I haven’t written much over the past month or so. It certainly isn’t because I haven’t been thinking! I think and ponder all the time. People who know me well tell me I over think like that’s a real thing. I believe I think differently than most people because I see things differently than most. There are times when I feel like Kermit the Frog – sometimes it’s hard being green!

I’ve felt, deluged, swallowed up and beat up by the negativity on social media and the general media. I’ve felt I can’t express anything challenges the party line, status quo or adopted position. I dread going out in public too where the swirl of comments eventually turns to things political accompanied by a poke in my ribs and a “we’ll be better off after the election in 2020”, assuming of course the incumbent is ousted.

Dang it! There it is again! The trap politic. What I wish I would hear is “I’m praying to accept the things I cannot change, courage to change the things I can and the wisdom to know the difference.” or “I’m sending loving kindness to our elected officials whoever they may be.”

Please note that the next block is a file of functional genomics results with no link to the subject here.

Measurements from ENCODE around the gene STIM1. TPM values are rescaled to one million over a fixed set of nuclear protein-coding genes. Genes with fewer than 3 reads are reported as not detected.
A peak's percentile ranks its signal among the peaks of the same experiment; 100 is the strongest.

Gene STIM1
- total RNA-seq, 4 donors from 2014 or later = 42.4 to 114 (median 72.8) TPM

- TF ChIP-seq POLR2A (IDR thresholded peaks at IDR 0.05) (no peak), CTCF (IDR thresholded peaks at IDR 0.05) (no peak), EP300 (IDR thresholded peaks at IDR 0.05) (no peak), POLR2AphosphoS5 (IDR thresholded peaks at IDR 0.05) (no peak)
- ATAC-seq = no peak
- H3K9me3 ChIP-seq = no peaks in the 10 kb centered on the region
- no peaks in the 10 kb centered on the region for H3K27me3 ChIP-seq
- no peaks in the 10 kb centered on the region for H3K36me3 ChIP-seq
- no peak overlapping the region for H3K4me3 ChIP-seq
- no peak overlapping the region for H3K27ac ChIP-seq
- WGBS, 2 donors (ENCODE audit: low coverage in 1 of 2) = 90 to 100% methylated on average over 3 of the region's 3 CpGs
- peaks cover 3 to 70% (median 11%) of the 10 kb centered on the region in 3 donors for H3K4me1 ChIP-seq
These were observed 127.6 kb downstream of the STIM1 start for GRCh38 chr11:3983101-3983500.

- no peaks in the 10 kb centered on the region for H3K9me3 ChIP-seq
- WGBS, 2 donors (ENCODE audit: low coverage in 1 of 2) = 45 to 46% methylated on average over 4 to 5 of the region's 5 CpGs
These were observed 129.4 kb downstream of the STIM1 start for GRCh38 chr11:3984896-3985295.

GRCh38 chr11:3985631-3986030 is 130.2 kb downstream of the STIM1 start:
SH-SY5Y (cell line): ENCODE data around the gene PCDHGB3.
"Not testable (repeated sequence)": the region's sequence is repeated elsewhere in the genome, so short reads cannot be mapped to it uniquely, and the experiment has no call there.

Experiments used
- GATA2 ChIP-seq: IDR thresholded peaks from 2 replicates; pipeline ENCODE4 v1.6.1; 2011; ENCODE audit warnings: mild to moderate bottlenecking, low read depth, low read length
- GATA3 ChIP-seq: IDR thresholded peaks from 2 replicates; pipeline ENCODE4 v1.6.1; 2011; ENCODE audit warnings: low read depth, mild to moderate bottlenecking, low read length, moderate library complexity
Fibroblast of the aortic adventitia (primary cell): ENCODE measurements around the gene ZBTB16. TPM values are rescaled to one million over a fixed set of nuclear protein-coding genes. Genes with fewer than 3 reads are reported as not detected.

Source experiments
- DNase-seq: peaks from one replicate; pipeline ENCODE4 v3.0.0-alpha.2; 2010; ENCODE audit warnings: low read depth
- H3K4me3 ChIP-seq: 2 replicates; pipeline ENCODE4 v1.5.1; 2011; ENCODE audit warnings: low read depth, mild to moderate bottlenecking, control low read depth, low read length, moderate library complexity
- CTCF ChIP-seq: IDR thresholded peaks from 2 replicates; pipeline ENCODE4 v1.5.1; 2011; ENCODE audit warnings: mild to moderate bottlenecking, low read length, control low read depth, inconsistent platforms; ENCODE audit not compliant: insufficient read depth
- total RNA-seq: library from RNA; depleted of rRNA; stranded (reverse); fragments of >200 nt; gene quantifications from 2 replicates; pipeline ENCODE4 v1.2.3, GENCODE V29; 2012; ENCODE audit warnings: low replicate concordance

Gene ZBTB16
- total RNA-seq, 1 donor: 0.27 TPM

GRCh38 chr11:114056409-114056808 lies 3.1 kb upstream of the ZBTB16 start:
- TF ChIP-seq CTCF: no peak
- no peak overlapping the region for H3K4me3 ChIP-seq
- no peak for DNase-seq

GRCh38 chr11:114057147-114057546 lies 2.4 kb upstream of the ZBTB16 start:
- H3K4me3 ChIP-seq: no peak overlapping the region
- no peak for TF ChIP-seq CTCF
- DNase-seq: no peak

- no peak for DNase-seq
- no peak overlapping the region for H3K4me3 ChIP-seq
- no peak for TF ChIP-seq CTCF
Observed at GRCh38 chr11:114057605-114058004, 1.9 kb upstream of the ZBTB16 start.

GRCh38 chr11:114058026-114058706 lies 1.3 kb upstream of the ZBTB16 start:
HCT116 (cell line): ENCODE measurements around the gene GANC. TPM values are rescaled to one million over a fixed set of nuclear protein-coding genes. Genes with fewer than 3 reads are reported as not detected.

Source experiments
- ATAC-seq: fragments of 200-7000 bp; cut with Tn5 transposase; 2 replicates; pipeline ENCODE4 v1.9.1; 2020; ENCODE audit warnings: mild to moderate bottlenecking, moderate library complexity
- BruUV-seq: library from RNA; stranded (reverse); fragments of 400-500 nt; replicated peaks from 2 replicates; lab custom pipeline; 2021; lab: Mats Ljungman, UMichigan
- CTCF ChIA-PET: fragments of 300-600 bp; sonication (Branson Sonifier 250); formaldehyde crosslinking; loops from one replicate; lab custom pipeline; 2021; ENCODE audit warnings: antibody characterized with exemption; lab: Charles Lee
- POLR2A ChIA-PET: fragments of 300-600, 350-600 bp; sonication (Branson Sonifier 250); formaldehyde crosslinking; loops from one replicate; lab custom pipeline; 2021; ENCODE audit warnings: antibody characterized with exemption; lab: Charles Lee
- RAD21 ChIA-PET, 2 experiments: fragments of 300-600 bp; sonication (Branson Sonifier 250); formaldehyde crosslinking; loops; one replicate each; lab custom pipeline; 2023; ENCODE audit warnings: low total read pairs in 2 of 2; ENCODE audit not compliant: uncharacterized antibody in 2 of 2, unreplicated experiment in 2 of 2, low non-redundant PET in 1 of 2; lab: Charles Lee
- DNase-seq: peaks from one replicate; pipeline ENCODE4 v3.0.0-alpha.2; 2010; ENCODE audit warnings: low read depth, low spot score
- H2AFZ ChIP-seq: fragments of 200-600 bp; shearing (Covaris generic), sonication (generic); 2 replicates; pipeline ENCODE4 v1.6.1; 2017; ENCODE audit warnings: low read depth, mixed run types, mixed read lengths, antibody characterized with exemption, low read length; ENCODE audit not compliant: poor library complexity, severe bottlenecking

We have problems in our country. We’ve always had them. I was reminded of the turmoil of the 1960s last week as we celebrated the 50th anniversary of Apollo 11’s moon landing in July 1969. As a grade schooler, I had little sense of zeitgeist of the 1960’s. But the documentaries about Apollo 11 gave me a perspective on the turbulent 60s and the coming of age of the Baby Boomers at that time. Most of the shows discussed the space program from the beginning with Kennedy’s speech of choosing to go to the moon by the end of the decade “not because they are easy but because they are hard”. These documentaries relived the heartbreak of the devastating fire of Apollo 1 which killed White, Chaffee and Grissom and the Apollo flights, focusing on Apollo 8 and 11.